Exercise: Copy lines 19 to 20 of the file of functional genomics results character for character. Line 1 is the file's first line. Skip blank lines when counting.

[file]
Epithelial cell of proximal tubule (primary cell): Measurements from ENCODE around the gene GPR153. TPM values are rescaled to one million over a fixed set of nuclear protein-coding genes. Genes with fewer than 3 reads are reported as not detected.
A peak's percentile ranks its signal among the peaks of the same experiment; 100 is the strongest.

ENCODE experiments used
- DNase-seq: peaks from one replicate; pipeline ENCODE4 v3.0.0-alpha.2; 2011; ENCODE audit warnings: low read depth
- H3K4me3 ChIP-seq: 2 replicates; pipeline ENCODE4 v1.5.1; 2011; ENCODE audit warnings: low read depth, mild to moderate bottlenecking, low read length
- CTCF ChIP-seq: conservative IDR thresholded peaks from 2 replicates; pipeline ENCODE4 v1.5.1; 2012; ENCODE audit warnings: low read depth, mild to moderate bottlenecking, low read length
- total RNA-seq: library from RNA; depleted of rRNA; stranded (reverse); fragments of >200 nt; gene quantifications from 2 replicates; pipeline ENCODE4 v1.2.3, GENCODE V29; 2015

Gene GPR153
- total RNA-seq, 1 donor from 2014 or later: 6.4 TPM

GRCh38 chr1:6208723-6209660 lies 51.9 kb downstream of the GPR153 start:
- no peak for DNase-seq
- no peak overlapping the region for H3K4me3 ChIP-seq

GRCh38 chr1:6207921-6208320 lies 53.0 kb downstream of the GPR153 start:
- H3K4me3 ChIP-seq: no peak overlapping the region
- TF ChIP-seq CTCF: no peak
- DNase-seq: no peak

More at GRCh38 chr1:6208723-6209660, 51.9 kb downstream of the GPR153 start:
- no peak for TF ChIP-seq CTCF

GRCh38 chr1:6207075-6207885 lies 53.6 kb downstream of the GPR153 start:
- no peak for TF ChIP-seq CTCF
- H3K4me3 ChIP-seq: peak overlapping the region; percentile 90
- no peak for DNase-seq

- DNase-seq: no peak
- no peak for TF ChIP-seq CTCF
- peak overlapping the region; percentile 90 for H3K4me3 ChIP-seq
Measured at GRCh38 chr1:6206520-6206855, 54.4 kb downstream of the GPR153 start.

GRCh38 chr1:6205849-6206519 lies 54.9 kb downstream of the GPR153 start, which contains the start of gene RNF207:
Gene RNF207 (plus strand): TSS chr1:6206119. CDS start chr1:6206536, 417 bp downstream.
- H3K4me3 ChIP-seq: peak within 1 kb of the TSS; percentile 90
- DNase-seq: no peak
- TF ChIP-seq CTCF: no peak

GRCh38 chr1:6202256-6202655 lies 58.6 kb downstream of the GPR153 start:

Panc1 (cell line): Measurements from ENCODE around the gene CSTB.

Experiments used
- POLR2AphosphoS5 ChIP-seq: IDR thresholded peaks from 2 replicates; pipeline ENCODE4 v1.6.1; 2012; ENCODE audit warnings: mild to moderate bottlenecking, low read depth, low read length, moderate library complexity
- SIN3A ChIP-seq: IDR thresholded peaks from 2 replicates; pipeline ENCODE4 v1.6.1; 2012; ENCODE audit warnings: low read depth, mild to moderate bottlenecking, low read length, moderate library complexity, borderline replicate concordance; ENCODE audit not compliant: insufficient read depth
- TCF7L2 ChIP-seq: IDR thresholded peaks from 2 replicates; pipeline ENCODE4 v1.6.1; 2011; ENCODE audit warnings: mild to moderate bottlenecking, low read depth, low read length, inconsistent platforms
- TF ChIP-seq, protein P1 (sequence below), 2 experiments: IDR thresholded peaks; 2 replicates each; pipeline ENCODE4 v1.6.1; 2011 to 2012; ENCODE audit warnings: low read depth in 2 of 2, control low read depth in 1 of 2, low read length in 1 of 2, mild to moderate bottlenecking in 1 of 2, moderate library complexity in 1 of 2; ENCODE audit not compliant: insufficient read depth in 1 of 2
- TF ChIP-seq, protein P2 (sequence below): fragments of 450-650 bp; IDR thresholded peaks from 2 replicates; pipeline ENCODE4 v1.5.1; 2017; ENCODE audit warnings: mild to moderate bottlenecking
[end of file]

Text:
GRCh38 chr1:6207075-6207885 lies 53.6 kb downstream of the GPR153 start:
- no peak for TF ChIP-seq CTCF